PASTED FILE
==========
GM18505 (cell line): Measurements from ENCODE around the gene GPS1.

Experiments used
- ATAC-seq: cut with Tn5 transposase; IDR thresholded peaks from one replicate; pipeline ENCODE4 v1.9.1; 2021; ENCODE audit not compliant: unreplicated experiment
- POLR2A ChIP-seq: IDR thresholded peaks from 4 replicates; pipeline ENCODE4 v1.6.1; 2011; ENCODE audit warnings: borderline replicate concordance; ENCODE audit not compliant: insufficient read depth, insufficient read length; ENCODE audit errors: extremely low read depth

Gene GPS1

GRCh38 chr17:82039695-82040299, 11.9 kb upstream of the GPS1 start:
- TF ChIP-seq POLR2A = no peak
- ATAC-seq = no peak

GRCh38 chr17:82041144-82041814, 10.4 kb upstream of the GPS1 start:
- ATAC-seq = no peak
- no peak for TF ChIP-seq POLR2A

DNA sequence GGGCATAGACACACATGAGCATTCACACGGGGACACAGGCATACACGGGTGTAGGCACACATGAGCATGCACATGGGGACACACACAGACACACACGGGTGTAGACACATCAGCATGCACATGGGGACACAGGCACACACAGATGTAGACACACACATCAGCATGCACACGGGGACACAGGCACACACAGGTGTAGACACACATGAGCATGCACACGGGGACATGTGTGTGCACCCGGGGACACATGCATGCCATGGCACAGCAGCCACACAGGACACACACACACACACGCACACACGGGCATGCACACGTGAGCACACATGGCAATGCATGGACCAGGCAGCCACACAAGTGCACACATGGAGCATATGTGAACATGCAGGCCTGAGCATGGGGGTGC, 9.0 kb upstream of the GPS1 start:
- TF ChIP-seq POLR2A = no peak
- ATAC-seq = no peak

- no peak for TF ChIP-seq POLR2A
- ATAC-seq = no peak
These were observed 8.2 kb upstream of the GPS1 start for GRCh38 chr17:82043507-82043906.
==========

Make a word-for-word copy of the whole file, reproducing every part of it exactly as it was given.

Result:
GM18505 (cell line): Measurements from ENCODE around the gene GPS1.

Experiments used
- ATAC-seq: cut with Tn5 transposase; IDR thresholded peaks from one replicate; pipeline ENCODE4 v1.9.1; 2021; ENCODE audit not compliant: unreplicated experiment
- POLR2A ChIP-seq: IDR thresholded peaks from 4 replicates; pipeline ENCODE4 v1.6.1; 2011; ENCODE audit warnings: borderline replicate concordance; ENCODE audit not compliant: insufficient read depth, insufficient read length; ENCODE audit errors: extremely low read depth

Gene GPS1

GRCh38 chr17:82039695-82040299, 11.9 kb upstream of the GPS1 start:
- TF ChIP-seq POLR2A = no peak
- ATAC-seq = no peak

GRCh38 chr17:82041144-82041814, 10.4 kb upstream of the GPS1 start:
- ATAC-seq = no peak
- no peak for TF ChIP-seq POLR2A

DNA sequence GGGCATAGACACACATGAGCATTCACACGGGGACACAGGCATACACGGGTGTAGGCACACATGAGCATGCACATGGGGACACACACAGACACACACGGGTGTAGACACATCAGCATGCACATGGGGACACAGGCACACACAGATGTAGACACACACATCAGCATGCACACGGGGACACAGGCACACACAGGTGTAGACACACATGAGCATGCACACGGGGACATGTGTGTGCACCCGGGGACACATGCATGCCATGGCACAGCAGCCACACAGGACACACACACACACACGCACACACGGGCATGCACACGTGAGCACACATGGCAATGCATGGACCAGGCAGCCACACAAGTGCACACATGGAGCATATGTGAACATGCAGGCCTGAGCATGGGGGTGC, 9.0 kb upstream of the GPS1 start:
- TF ChIP-seq POLR2A = no peak
- ATAC-seq = no peak

- no peak for TF ChIP-seq POLR2A
- ATAC-seq = no peak
These were observed 8.2 kb upstream of the GPS1 start for GRCh38 chr17:82043507-82043906.